Smelser’s Theory of Collective Behaviour
This chapter represents an unfashionable engagement with the work of the collective behaviour theorist Neil Smelser (1962, 1969). Smelser studied under and worked with Parsons (see Parsons & Smelser, 1998), and his sociological work was heavily influenced by his functionalist framework, as he acknowledges. Although he did not hold that society was often in a completely harmonious and stable state, he retained the notion of such equilibrium as the baseline from which the emergence of collective behaviour needed to be explained. His theory therefore hinges on the idea that social movements are the results of strains in the social structure, defined as ‘the impairment of the relations among, and consequent inadequate function of, the components of social action’ (Smelser, 1962). According to Smelser, ‘people join radical movements because they experience social dislocation in the form of social strain, especially when such strain springs from rapid social change’ (Smelser cited in Weeber & Rodeheaver, 2003). The notion of strain is arguably the most critical component of his model of the determinants of collective behaviour (Weeber & Rodeheaver, 2003), although the existence of strains alone was not considered enough to explain why collective behaviour occurred at the times and in the forms that it did. Importantly for this book, Smelser assumes ‘that perceived structural strain at the social level excites feelings of anxiety, fantasy, hostility, etc’ (1962, p. 11).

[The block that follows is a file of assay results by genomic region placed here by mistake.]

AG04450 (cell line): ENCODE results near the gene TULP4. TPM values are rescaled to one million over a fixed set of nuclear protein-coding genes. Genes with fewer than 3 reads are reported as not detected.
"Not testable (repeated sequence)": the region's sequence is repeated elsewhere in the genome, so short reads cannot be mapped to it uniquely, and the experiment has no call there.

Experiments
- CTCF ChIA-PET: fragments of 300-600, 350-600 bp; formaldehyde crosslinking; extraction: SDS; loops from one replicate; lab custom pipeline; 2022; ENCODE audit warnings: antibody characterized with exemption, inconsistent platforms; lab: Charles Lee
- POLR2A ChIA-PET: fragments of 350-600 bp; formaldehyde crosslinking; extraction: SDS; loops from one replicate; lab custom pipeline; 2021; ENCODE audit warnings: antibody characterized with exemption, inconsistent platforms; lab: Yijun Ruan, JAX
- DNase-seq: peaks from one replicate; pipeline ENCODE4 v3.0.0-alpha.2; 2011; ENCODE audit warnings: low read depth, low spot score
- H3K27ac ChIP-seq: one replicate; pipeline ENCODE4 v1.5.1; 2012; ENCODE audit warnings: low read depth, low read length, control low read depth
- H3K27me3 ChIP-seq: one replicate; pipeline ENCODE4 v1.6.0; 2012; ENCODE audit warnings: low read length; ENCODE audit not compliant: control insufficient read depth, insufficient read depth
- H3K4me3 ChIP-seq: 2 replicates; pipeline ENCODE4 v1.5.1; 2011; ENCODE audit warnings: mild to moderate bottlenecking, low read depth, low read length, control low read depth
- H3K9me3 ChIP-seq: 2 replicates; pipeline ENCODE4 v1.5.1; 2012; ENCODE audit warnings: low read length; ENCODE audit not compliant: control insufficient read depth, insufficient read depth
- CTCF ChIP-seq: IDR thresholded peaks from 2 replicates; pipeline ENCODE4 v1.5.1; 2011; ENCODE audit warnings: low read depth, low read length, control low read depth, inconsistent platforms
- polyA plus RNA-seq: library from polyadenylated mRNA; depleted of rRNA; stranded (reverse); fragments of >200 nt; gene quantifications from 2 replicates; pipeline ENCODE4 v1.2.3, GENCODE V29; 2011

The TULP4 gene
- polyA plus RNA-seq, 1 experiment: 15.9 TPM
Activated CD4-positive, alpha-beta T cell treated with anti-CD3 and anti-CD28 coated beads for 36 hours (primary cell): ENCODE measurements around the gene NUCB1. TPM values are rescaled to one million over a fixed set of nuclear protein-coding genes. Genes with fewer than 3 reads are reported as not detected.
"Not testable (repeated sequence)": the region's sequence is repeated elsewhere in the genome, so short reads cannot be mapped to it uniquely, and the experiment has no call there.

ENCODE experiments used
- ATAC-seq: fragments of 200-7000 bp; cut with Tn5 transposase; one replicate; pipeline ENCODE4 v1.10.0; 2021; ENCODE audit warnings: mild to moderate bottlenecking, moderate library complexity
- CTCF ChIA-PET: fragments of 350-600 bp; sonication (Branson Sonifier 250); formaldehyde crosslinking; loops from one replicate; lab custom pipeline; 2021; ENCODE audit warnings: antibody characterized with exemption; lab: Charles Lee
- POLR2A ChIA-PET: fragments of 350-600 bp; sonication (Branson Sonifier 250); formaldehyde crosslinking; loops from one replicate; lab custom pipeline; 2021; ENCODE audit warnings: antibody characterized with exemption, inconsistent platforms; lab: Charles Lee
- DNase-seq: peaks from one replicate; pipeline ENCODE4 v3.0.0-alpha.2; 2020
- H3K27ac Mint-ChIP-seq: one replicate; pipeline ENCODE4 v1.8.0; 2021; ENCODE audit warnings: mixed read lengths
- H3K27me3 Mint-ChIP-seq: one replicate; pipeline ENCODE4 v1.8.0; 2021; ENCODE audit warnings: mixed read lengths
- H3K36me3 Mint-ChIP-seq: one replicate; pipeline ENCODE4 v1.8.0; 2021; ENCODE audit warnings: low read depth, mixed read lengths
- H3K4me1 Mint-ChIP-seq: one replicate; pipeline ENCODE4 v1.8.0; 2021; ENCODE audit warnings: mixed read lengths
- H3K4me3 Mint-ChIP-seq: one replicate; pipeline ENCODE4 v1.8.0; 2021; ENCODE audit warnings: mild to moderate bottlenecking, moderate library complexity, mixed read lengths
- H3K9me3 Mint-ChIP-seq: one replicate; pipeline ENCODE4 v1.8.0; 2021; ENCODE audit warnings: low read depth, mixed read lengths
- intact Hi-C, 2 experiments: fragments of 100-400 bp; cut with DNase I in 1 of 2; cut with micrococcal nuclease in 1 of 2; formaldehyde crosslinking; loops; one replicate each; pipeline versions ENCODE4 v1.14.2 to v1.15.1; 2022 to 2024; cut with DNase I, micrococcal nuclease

KeywordsSocial Movement Collective Behaviour Structural Conduciveness Structural Strain Protest Movement
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